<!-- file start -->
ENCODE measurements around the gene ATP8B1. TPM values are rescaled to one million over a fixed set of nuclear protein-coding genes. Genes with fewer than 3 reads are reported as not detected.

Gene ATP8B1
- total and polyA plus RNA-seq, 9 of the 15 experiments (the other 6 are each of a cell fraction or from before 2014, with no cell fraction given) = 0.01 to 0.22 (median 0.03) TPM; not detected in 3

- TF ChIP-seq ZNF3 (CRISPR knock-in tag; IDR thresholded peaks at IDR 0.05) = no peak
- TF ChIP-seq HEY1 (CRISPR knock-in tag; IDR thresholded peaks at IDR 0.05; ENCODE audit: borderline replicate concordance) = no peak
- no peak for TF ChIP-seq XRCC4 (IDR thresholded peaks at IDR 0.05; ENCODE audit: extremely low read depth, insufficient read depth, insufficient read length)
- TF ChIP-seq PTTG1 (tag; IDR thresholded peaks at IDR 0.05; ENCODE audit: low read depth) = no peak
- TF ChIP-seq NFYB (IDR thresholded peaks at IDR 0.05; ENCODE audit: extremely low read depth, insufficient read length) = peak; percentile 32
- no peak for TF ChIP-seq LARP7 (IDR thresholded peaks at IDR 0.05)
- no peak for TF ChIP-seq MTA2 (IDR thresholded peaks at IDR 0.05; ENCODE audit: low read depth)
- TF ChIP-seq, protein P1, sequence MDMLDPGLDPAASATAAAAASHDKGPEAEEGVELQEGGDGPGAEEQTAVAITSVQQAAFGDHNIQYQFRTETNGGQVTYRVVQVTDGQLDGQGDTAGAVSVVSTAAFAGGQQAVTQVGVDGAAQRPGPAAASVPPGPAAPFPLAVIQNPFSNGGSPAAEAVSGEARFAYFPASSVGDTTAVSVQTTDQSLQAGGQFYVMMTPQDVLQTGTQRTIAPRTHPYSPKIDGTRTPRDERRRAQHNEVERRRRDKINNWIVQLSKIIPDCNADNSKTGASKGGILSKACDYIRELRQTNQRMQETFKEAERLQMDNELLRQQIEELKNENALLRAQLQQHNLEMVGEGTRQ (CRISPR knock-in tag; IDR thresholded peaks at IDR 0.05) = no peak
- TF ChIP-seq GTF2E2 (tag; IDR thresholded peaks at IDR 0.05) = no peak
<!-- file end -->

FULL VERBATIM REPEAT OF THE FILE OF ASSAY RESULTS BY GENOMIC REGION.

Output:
ENCODE measurements around the gene ATP8B1. TPM values are rescaled to one million over a fixed set of nuclear protein-coding genes. Genes with fewer than 3 reads are reported as not detected.

Gene ATP8B1
- total and polyA plus RNA-seq, 9 of the 15 experiments (the other 6 are each of a cell fraction or from before 2014, with no cell fraction given) = 0.01 to 0.22 (median 0.03) TPM; not detected in 3

- TF ChIP-seq ZNF3 (CRISPR knock-in tag; IDR thresholded peaks at IDR 0.05) = no peak
- TF ChIP-seq HEY1 (CRISPR knock-in tag; IDR thresholded peaks at IDR 0.05; ENCODE audit: borderline replicate concordance) = no peak
- no peak for TF ChIP-seq XRCC4 (IDR thresholded peaks at IDR 0.05; ENCODE audit: extremely low read depth, insufficient read depth, insufficient read length)
- TF ChIP-seq PTTG1 (tag; IDR thresholded peaks at IDR 0.05; ENCODE audit: low read depth) = no peak
- TF ChIP-seq NFYB (IDR thresholded peaks at IDR 0.05; ENCODE audit: extremely low read depth, insufficient read length) = peak; percentile 32
- no peak for TF ChIP-seq LARP7 (IDR thresholded peaks at IDR 0.05)
- no peak for TF ChIP-seq MTA2 (IDR thresholded peaks at IDR 0.05; ENCODE audit: low read depth)
- TF ChIP-seq, protein P1, sequence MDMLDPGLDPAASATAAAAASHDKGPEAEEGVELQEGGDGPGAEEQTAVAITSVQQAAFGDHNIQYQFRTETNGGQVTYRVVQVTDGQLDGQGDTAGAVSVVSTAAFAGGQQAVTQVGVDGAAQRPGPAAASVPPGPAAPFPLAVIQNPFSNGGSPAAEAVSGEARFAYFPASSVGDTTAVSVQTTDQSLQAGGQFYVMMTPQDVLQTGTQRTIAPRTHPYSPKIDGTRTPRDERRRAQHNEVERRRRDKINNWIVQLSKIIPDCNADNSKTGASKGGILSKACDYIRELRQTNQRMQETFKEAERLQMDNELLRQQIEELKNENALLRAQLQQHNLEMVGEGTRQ (CRISPR knock-in tag; IDR thresholded peaks at IDR 0.05) = no peak
- TF ChIP-seq GTF2E2 (tag; IDR thresholded peaks at IDR 0.05) = no peak